"Notorious" is, of Hitchcock's "earlier" films, certainly the most durable and endlessly fascinating. Not, God knows, for its "brilliant" shots -- including the famous tracking shot from the foyer ceiling down to the key in Ingrid Bergman's hand.
But for the frank eroticism Hitchcock establishes from the opening party sequence on, and Bergman's breathtakingly uninhibited playing against her "virginal" type.
"Notorious" is riddled with bad, jerky rear-projection sequences. The first is Bergman's drunken drive along the Florida highway before the policeman stops her.
Then, every sequence where she and Cary Grant meet in the park in Rio. Sitting on that bench while the entire world "jerks" behind them.
Do we care? Hell, no.
Ingrid Bergman was never so starkly sensual and frank on screen, as she is as "Alicia." And Cary Grant, as agent Devlin, was perfectly directed to play cold and largely unresponsive to Bergman's unrestrained and ultimately heartbreaking heat.
Grant is given subtle moments early on, to show his falling in love with Bergman. The brief glance he gives her as she leans across his lap in the plane descending into Rio, before Hitchcock quickly fades it out, is almost pornographic (for the era).
Their repartee is so fraught with sexual tension and mutual challenge as to be unparalleled in cinema up till that time -- and perhaps even since.
Bergman, so powerful an actress, is utterly vulnerable and natural in the early sequences -- emerging from her father's trial with her usual Bergmanesque stoicism, only to instantly become surprisingly, drunkenly, girlish and accessible and dangerous in the next sequence -- brushing windblown hair from her lips as she drives -- viciously fighting off Devlin when she realizes Devlin's an agent -- awakening to a hangover so realistic you can almost smell her breath steaming off the screen -- finally agreeing, out of patriotism, to help the "cause." The range of Bergman's performance, from drunken party girl desperate to escape her background, to duplicitous double-agent portraying "Madame" Sebastian in elegant surroundings, to helplessly, hopelessly lovesick Alicia finally in love with an unresponsive American agent (Grant) -- to an imprisoned woman dying of poisoning -- Bergman is simply brilliant.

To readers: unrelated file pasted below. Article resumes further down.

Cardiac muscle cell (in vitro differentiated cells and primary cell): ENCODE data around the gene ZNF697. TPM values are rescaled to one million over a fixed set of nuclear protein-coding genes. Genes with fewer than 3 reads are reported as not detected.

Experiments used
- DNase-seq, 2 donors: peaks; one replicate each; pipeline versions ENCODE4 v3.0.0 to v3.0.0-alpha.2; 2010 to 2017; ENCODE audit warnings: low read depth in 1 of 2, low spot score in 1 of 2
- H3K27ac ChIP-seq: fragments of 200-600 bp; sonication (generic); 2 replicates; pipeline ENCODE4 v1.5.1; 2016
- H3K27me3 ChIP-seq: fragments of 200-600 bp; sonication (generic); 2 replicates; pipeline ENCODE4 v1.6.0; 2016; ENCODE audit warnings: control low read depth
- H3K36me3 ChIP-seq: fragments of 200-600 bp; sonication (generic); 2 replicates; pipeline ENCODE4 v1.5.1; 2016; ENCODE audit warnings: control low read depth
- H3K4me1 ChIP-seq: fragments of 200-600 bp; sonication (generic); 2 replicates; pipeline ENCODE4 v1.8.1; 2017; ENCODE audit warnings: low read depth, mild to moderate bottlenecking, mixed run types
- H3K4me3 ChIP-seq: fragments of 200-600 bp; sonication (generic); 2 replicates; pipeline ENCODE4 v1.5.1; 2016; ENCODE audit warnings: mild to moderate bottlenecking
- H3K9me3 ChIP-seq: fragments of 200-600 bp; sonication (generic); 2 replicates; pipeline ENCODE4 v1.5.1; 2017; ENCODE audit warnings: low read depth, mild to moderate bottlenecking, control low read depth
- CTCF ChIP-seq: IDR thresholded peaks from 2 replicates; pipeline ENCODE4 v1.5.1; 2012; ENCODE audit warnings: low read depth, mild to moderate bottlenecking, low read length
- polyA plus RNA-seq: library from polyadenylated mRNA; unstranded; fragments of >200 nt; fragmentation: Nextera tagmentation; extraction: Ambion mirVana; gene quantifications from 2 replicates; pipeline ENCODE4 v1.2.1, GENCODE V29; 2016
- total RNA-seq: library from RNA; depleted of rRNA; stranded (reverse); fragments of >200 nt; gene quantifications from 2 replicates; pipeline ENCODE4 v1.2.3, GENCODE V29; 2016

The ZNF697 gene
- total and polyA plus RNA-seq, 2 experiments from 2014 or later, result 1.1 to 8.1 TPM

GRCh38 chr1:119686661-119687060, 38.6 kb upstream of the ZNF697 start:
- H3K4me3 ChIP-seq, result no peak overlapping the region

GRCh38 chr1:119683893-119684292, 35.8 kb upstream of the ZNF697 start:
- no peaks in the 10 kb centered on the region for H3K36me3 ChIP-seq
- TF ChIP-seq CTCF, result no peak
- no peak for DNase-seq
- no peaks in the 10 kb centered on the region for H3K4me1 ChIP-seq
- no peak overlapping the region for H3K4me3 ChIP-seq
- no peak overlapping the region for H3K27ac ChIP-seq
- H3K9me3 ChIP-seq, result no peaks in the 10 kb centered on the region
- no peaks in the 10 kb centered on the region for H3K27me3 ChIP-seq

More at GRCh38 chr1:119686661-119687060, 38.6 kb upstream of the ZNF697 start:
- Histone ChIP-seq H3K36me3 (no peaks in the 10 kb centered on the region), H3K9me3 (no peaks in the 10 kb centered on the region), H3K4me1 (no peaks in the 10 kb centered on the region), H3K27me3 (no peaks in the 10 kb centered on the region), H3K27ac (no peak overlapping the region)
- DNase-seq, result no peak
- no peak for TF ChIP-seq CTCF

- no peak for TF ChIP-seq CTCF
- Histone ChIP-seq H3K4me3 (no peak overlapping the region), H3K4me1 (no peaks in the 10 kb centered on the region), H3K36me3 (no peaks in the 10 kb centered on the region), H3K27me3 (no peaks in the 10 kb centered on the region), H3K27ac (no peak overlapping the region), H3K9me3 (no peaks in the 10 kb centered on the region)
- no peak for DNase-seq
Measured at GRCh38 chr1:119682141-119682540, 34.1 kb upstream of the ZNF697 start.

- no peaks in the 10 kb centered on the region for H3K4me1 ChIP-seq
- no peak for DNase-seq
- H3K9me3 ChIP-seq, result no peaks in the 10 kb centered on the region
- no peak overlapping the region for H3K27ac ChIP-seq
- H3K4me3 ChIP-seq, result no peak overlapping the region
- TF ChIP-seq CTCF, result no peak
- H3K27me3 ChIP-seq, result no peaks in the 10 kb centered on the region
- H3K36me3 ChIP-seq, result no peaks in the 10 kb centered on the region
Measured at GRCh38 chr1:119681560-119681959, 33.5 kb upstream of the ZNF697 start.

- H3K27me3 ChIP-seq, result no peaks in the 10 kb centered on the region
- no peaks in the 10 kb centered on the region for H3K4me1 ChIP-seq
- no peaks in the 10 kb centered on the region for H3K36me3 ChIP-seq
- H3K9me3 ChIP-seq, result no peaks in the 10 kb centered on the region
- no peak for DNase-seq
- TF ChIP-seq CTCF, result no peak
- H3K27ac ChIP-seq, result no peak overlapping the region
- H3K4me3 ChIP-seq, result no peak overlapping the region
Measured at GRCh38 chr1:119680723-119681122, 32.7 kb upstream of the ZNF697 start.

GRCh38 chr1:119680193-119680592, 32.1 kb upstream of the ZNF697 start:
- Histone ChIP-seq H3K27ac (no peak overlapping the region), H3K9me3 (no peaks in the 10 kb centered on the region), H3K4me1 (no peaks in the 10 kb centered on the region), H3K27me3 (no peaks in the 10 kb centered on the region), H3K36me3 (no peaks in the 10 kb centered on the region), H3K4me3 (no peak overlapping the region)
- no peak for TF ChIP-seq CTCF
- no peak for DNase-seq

She was never more sensually presented on screen.
Nor was Cary Grant. One does not expect emotional displays or outbursts from a government agent.
Grant's / Devlin's professional reluctance to admit, much less act on, his feelings for Bergman's Alicia is evident from frame one. His self-control as an actor and as a man was never better realized. At any moment, he could sexually assault Alicia -- whether out of rage or love is never clear, until the final, tender, moments of the film.
By the time Alicia and Devlin reach the infamous two-plus minutes on-off kissing scene in Alicia's Rio apartment, viewers of both sexes are watering at the mouth, wanting them to devour each other.
That they don't adds another layer of suspense to what ultimately becomes almost unbearable tension after Alicia weds Sebastian and moves in with him, his mother, and the other Nazis.
This is an amazingly daring film in terms of female sexuality, for its day or ours. Hitchcock asks us, as he asks Devlin, to sympathize with -- and love -- a woman who not only sleeps around just as men do, but who is willing to sleep around under false pretenses for the good of her adopted country. If that's a stretch for audiences now, consider what it was for audiences in the late 40s.
Is there another "heroine" in cinema history who blatantly sleeps with a man she despises in order to win the love (and successfully) of another man whom she adores?
Not "Mata Hari," who, no matter that she was played by Garbo, had anywhere near the emotional/political/moral complexity of Alicia.
We still have to contend with those cheeseball rear-projection sequences. But Bergman and Grant play them so beautifully that the shoddy rear-screen technological primitivism is immediately forgiven.
And the secondary casting is so flawless that, in "Notorious'" final sequence, as Claude Rains is called back into the mansion and walks up those steps to his inevitable death, and the door closes while Bergman and Grant escape to a new life, our feelings are a mixture of triumph and pity.
Truly, one of Hitchcock's most complex, sexually challenging, political, adult, ambiguous and disturbing films.
Forget the cheeseball rear-projections, please.
"Notorious" is several glasses -- perhaps too many -- of vintage cinematic champagne.